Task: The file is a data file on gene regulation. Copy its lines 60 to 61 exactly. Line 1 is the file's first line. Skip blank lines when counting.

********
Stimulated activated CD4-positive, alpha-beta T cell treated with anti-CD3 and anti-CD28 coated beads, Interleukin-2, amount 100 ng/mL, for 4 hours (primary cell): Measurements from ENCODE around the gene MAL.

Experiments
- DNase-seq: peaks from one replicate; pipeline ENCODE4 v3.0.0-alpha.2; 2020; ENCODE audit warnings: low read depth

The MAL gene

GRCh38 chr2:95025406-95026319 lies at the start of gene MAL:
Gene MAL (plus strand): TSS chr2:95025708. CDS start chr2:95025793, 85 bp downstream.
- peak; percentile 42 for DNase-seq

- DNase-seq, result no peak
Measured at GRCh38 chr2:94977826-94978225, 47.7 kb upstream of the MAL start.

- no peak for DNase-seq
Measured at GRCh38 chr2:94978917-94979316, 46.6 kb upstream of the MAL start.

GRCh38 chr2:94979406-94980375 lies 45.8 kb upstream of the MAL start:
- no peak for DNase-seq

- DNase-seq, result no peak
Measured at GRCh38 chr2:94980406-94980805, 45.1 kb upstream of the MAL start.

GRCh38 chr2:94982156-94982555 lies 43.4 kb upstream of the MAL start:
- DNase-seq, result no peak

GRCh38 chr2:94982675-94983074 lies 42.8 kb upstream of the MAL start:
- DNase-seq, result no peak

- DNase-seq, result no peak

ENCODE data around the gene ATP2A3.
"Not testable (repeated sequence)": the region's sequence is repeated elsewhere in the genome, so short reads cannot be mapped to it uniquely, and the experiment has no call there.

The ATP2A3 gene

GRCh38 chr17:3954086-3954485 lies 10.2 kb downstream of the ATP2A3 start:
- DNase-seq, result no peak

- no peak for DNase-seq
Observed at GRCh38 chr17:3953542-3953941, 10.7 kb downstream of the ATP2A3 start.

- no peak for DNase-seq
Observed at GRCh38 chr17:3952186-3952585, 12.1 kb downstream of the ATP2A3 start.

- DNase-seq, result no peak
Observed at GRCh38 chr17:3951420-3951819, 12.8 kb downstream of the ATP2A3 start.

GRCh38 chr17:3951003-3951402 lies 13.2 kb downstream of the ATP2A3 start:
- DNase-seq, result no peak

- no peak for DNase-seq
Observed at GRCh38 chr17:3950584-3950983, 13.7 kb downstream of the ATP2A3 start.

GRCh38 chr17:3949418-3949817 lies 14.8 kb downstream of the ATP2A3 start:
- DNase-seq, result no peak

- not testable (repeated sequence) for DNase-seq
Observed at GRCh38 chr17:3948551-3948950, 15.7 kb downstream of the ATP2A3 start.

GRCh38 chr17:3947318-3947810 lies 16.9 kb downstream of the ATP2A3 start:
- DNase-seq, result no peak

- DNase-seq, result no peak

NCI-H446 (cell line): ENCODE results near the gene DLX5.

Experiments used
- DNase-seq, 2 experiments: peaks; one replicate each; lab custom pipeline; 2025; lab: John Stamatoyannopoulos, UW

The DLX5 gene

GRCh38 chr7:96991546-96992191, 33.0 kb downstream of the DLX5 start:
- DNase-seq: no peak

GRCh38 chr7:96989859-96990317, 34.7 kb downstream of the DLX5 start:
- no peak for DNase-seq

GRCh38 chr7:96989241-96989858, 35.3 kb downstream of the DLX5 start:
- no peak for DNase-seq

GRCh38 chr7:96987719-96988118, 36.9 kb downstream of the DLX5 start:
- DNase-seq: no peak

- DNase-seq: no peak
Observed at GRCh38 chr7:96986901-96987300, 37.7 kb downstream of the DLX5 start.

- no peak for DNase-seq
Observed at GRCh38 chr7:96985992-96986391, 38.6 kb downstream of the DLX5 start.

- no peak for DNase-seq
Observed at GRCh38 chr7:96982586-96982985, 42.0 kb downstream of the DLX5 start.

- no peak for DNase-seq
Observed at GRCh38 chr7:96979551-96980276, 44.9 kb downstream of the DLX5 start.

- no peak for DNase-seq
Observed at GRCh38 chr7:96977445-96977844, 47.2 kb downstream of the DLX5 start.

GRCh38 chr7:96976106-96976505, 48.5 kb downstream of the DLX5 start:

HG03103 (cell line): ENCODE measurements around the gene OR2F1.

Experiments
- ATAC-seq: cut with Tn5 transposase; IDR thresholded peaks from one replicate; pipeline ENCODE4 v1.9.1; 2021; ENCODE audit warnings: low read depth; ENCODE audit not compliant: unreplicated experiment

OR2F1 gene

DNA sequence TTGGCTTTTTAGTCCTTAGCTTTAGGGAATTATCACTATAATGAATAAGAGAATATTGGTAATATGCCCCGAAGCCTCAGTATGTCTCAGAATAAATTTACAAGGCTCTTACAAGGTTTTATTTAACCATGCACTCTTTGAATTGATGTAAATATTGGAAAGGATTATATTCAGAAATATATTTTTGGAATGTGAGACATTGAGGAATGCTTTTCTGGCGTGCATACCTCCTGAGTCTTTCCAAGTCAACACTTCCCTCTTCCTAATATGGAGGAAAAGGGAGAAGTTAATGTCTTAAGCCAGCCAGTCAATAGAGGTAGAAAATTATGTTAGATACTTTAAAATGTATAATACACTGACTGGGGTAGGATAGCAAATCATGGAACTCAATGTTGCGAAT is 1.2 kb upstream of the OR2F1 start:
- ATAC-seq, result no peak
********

Observed at GRCh38 chr7:96982586-96982985, 42.0 kb downstream of the DLX5 start.

- no peak for DNase-seq